The St. Catherine’s reserve abuts several others, including the Nabg Protected Area which is very diverse, including excellent reefs but also considerable flora along with a rich bird population and many types of land mammals. Another nearby park is at Ras Abu Galum which covers some 500 square kilometers and is among the most picturesque protected areas in Egypt. It encompasses high deserts with a climate not unlike that of the Mediterranean providing a varied ecosystem where exists some 44 species of plants that are completely unique to this area.
There are actually several other Protected Areas in the Sinai, including one at Taba which includes mountain passes, caves and a network of valleys, and those in the Northern Sinai that have been known to some birding enthusiasts for many years, including Zaranik on the eastern shores of Lake Bardawil abutting the Mediterranean Sea where millions of birds settle for rest along their migratory routes and at Ahrash near El Arish which is densely covered with numerous acacia and camphor trees.
Other parks, along the Mediterranean Sea heading west onto mainland Egypt include the Petrified Forest Protected Area, with its unique dunes, the Ashtum El Gamil Protected Area on the eastern edge of the Delta where a typical Mediterranean climate allows a variety of plants together with another rich population of birds and freshwater fish.
Alexandria, the ancient city which is growing in popularity for tourists due to the ancient discoveries in its bays and the new library that also houses a museum, sits between a two nature reserves at Lake Burullus to the east and one of Egypt’s oldest reserves, Omayed, established in 1981. Both of these coastal regions include considerable bird life, along with various mammals and interesting geological features.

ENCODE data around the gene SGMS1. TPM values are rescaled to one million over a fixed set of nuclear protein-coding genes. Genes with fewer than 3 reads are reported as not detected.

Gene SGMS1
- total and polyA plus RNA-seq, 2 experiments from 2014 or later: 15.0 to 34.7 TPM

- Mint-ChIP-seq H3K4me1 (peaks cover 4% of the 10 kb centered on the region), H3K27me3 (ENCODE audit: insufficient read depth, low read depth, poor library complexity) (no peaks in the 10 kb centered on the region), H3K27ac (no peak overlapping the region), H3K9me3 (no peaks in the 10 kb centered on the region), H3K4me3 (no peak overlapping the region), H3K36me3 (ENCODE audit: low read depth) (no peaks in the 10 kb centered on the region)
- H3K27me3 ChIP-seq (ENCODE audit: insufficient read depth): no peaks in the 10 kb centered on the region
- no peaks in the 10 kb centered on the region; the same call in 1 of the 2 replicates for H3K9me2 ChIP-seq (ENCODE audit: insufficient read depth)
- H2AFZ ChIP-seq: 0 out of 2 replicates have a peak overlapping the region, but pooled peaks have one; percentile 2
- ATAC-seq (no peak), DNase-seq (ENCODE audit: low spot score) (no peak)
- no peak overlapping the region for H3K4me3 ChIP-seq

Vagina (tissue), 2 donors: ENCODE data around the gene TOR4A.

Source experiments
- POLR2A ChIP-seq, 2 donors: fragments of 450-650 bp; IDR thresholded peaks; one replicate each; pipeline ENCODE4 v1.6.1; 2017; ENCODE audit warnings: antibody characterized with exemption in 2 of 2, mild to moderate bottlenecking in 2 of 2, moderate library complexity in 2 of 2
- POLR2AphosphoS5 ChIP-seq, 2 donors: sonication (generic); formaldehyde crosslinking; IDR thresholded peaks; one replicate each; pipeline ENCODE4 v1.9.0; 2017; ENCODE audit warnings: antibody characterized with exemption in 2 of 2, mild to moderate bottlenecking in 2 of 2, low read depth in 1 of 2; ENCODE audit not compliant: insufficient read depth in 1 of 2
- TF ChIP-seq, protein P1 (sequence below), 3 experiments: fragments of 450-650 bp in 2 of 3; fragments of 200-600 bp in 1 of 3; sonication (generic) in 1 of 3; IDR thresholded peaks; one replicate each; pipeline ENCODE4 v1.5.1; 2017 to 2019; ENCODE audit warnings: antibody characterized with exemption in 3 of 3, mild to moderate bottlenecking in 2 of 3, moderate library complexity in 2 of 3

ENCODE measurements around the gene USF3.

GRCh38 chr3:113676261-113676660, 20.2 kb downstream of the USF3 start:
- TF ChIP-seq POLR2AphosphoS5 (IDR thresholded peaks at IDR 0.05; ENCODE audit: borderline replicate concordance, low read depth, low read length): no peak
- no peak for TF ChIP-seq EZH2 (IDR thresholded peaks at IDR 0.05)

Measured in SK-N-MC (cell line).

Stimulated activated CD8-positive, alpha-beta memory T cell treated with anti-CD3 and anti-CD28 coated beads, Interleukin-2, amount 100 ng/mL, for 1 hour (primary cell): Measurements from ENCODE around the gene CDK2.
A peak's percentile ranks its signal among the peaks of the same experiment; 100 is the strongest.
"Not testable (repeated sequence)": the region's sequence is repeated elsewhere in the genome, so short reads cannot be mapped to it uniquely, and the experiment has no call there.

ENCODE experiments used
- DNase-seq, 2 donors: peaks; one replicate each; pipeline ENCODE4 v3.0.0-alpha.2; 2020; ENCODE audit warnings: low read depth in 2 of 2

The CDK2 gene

Heading south out of the Egyptian Nile Delta, and only eight kilometers form the great pyramid, one encounters the El Hassana Dome where rare plants unique to this area may be discovered, along with geological features that appear as an open museum, displaying the record of ancient life, its environment and climate during the late cretaceous age.
Further south, in the Fayoum just south of Cairo we find the Lake Qarun ProtectedArea, which are wetlands of international importance. This amazing area must surely attack future tourists, as it has in the past, for here one finds all manner of plants, but also a huge diversity of birds, fresh water fish and one of the most extensive and notable fossil fields in the world, along with a number of ancient Egyptian monuments.
Just below (south) of Lake Qarun is the Wadi EI Rayan Protected Area. It consists of an Upper Lake and a Lower Lake, separated by a water fall, and includes sulfur springs and extensive dune formations. Here we find the 11 species of reptiles, 9 species of mammals, including the endangered Slender homed Gazella, 13 species of resident birds and 26 varieties of migratory birds.